Despite backlash, state Assemblywoman Nily Rozic (D-Flushing) is continuing to push for legislation that would rename Donald J. Trump State Park to Heather D. Heyer State Park, after the demonstrator who was mowed down in Charlottesville, Va., last month.
Rozic said she has received anti-Semitic hate mail following her announcement of the legislation that would direct the commissioner of the New York State Office of Parks, Recreation and Historic Preservation to rename the park, located in Yorktown Heights to Heather D. Heyer State Park.
“As soon as they came in, I followed that law and notified the NYPD to have them filed on record,” she said of the hate mail. “In the meantime, no threat will stop me from working for my district, and I will never compromise the values that brought me to this office, no matter how many more hostilities, postcards or otherwise come in.”
According to the Declaration of Policy of the Office of Parks, state parks should foster and strengthen the sense of purpose, well-being and identity of the citizens of this state. Rozic said the renaming would acknowledge that its current designation does not reflect the goals of uplifting and unifying New Yorkers.
“New York has always been a state that celebrates the strength in our diversity and has made it clear, time and time again, that hate has no place in our communities,” she said. “The events that unfolded in Charlottesville and across the nation will continue being called out by Americans whose values are rooted in progress and equality.”
Heyer died Aug. 12 at a “Unite the Right” event in Charottesville. The rally was in response to the planned removal of the Confederate General Robert E. Lee statue and quickly escalated into violence against protesters and anti-racist demonstrators. Things came to a head when white supremacist James Fields, Jr., drove his car into a crowd of demonstrators, killing the 32-year-old paralegal and injuring 19 others. Hayer has been remembered by family and friends as someone who actively spoke out against racism and discrimination in her community.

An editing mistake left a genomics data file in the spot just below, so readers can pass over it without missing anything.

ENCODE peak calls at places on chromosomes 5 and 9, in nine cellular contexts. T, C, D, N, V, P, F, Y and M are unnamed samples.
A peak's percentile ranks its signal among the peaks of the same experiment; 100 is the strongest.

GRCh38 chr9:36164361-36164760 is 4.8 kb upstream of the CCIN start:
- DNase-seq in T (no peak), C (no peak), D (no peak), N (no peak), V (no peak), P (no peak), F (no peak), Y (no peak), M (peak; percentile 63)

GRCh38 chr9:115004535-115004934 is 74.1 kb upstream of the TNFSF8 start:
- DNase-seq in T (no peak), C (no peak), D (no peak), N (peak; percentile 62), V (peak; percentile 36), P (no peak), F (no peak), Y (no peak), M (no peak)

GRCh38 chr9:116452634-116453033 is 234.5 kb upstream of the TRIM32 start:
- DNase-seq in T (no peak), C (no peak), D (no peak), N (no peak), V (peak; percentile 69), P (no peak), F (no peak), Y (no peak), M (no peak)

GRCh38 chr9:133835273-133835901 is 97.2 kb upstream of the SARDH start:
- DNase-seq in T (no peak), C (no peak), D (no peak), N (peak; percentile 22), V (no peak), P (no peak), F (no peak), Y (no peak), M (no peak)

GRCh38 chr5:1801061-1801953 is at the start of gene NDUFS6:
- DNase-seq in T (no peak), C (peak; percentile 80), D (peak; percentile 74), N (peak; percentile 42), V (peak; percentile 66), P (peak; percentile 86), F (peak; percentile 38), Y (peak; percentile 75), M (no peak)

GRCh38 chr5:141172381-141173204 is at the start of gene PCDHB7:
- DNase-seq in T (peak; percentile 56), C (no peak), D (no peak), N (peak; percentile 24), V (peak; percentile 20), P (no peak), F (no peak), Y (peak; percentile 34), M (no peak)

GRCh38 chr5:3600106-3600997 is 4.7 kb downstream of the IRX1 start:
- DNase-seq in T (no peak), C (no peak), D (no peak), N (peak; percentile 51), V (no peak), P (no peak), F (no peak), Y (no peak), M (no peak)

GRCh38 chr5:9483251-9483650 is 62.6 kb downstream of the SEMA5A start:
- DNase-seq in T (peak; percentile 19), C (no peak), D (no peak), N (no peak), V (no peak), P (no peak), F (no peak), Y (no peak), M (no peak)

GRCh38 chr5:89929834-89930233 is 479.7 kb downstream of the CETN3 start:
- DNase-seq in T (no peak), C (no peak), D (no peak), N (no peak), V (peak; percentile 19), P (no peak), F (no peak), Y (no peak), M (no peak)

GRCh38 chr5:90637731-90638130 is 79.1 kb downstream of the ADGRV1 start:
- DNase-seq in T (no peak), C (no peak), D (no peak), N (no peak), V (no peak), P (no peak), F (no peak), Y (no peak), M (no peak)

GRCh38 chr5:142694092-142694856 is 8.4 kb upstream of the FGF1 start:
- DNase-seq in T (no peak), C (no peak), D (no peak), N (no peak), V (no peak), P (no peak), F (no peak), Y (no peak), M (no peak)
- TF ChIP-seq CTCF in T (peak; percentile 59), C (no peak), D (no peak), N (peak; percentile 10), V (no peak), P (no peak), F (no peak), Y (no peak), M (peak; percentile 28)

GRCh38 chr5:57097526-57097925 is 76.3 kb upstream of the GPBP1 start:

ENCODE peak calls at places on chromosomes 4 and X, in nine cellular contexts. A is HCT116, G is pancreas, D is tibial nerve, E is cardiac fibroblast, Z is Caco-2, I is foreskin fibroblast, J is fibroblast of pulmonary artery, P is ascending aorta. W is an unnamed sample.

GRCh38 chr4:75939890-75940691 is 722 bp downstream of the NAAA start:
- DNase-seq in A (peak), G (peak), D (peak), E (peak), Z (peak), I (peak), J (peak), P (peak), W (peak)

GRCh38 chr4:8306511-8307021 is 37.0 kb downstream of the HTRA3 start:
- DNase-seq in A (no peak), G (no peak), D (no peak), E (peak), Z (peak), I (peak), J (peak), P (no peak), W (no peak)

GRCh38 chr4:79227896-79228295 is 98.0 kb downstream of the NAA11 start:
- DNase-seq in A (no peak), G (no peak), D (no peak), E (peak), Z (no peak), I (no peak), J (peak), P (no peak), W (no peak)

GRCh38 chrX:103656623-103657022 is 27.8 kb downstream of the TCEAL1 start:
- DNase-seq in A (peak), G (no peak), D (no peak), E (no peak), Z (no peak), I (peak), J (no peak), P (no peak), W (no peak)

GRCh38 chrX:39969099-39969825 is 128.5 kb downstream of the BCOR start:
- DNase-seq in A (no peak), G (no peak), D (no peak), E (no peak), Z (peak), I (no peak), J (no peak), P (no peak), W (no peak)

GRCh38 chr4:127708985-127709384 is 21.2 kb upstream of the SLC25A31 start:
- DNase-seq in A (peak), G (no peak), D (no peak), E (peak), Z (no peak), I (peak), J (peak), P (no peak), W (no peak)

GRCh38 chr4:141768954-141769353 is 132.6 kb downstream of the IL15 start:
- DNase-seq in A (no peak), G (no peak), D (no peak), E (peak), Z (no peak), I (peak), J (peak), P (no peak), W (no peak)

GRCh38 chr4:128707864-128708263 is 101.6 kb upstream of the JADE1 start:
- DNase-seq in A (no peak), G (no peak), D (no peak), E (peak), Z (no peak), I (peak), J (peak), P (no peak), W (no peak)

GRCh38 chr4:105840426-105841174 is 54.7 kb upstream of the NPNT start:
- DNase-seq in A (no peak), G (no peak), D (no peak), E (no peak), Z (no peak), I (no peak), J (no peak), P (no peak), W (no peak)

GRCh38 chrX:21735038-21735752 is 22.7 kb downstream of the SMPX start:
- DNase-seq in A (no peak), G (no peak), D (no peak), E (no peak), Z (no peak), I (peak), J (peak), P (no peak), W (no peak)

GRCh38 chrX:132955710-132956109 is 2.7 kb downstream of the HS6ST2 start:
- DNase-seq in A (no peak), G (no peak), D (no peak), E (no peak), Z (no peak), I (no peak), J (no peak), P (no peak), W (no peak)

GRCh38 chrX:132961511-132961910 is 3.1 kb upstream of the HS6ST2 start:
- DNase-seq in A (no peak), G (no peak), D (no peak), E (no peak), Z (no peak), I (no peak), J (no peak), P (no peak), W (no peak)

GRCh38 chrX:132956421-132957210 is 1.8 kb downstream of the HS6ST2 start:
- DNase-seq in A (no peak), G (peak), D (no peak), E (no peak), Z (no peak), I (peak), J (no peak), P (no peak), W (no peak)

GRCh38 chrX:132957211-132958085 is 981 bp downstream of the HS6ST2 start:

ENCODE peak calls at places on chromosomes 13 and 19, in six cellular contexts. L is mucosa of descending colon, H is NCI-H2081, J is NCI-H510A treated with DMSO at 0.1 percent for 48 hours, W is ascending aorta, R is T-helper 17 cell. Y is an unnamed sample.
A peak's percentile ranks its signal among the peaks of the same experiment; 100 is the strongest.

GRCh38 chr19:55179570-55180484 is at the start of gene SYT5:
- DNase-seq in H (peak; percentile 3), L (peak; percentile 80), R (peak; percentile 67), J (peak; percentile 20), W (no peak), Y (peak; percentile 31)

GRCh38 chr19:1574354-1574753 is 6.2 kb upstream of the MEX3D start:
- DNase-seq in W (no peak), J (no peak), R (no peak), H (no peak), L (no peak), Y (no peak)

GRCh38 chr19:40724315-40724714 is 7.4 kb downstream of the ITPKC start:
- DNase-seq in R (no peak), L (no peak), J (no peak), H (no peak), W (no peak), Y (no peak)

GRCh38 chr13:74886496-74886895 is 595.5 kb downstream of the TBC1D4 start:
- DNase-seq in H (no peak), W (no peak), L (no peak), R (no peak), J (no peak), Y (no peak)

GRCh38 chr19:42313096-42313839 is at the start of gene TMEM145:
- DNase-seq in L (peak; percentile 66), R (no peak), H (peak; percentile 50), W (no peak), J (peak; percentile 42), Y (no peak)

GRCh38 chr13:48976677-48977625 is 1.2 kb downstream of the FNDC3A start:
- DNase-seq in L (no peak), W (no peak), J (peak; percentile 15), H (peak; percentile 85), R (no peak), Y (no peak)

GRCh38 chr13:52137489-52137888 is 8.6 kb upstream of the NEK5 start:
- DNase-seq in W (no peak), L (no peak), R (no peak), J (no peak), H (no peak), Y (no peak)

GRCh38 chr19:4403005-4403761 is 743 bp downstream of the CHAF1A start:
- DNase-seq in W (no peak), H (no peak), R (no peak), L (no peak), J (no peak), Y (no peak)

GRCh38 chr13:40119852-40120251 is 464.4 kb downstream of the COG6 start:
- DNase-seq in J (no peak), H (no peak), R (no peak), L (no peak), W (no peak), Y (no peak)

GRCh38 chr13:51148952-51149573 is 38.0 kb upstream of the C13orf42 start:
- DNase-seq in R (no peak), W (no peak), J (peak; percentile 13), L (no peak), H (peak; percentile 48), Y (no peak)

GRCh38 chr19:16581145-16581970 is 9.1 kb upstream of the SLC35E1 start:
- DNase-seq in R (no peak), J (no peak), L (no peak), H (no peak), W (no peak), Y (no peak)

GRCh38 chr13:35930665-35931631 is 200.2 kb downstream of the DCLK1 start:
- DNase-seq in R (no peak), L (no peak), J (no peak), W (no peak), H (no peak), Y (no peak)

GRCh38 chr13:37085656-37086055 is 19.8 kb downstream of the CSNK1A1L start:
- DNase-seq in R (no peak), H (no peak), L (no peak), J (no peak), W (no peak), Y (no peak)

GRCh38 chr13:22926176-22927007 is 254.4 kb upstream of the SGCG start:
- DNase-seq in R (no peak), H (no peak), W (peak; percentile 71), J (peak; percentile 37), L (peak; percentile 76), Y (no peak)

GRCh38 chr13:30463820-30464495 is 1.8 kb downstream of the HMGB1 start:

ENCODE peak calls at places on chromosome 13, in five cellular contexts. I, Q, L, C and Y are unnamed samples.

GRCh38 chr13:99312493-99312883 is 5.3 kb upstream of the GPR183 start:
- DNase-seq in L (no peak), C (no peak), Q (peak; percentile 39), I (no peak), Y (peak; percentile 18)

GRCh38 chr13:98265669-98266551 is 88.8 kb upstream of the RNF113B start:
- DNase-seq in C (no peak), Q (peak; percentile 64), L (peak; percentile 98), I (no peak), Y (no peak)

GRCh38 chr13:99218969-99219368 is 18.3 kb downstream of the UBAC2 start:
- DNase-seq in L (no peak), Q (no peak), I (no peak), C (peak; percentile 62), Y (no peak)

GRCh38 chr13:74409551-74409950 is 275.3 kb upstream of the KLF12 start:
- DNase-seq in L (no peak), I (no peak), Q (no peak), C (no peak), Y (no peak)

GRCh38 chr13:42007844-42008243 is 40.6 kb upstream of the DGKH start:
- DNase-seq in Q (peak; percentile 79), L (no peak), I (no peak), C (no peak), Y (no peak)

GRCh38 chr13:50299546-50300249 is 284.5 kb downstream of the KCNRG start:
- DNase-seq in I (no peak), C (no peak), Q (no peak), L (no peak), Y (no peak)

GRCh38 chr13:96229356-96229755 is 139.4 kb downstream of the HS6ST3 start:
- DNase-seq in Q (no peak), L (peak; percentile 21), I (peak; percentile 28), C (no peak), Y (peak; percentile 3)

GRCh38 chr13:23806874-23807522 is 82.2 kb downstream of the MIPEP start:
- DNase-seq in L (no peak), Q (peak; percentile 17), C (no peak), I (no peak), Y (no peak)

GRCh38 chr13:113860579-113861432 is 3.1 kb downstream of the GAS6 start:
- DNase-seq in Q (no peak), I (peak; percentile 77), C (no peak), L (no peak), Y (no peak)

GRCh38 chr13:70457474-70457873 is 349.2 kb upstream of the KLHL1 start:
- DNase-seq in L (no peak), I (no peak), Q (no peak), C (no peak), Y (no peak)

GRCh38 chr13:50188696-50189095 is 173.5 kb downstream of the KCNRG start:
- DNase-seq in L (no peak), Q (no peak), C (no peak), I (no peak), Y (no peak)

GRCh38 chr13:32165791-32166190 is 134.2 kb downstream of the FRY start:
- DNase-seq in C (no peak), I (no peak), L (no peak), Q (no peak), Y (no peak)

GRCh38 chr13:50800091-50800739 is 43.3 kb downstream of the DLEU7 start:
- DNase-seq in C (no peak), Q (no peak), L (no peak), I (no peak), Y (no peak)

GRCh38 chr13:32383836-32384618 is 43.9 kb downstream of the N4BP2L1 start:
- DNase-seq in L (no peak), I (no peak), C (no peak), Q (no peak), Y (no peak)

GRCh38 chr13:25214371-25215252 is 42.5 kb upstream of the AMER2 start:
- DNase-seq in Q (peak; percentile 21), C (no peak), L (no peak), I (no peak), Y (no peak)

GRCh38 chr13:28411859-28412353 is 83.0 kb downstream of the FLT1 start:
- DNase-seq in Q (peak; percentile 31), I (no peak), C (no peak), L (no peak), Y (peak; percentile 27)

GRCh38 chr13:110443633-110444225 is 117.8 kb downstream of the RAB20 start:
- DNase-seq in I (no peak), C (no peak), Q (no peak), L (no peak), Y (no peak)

“Heather Heyer’s life was taken away by white supremacists who have been emboldened ever since President Trump took office,” Rozic said. “In New York, we continue standing by one another and calling out those who seek to divide us. This activism is not new – it is embedded in our state’s history, and renaming Donald J. Trump State Park would serve as a reminder of the transformative power it holds to carry us forward.”
Rozic has stood against Trump several times since his election.
The assemblywoman passed a bill that would allow parents to appoint a standby guardian in the event of administrative separation in response to fears about ICE upping its presence in neighborhoods. She also joined the National Association of Jewish Legislators urging Trump to fill the current vacancy in the U.S. Department of State for a Special Envoy to Monitor and Combat anti-Semitism.
Reach Gina Martinez by e-mail at gmart
©2017 Community News Group
By submitting this comment, you agree to the following terms:
You agree that you, and not TimesLedger.com or its affiliates, are fully responsible for the content that you post. You agree not to post any abusive, obscene, vulgar, slanderous, hateful, threatening or sexually-oriented material or any material that may violate applicable law; doing so may lead to the removal of your post and to your being permanently banned from posting to the site. You grant to TimesLedger.com the royalty-free, irrevocable, perpetual and fully sublicensable license to use, reproduce, modify, adapt, publish, translate, create derivative works from, distribute, perform and display such content in whole or in part world-wide and to incorporate it in other works in any form, media or technology now known or later developed.